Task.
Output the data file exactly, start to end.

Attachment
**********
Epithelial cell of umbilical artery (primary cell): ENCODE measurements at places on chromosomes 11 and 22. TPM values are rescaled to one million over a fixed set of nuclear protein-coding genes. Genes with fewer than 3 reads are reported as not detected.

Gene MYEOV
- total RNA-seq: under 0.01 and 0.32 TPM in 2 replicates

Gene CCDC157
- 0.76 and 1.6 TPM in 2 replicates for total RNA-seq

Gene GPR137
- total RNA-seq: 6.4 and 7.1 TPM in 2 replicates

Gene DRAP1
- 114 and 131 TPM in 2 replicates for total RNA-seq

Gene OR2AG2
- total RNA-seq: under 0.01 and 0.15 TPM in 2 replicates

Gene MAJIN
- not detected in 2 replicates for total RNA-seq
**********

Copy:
Epithelial cell of umbilical artery (primary cell): ENCODE measurements at places on chromosomes 11 and 22. TPM values are rescaled to one million over a fixed set of nuclear protein-coding genes. Genes with fewer than 3 reads are reported as not detected.

Gene MYEOV
- total RNA-seq: under 0.01 and 0.32 TPM in 2 replicates

Gene CCDC157
- 0.76 and 1.6 TPM in 2 replicates for total RNA-seq

Gene GPR137
- total RNA-seq: 6.4 and 7.1 TPM in 2 replicates

Gene DRAP1
- 114 and 131 TPM in 2 replicates for total RNA-seq

Gene OR2AG2
- total RNA-seq: under 0.01 and 0.15 TPM in 2 replicates

Gene MAJIN
- not detected in 2 replicates for total RNA-seq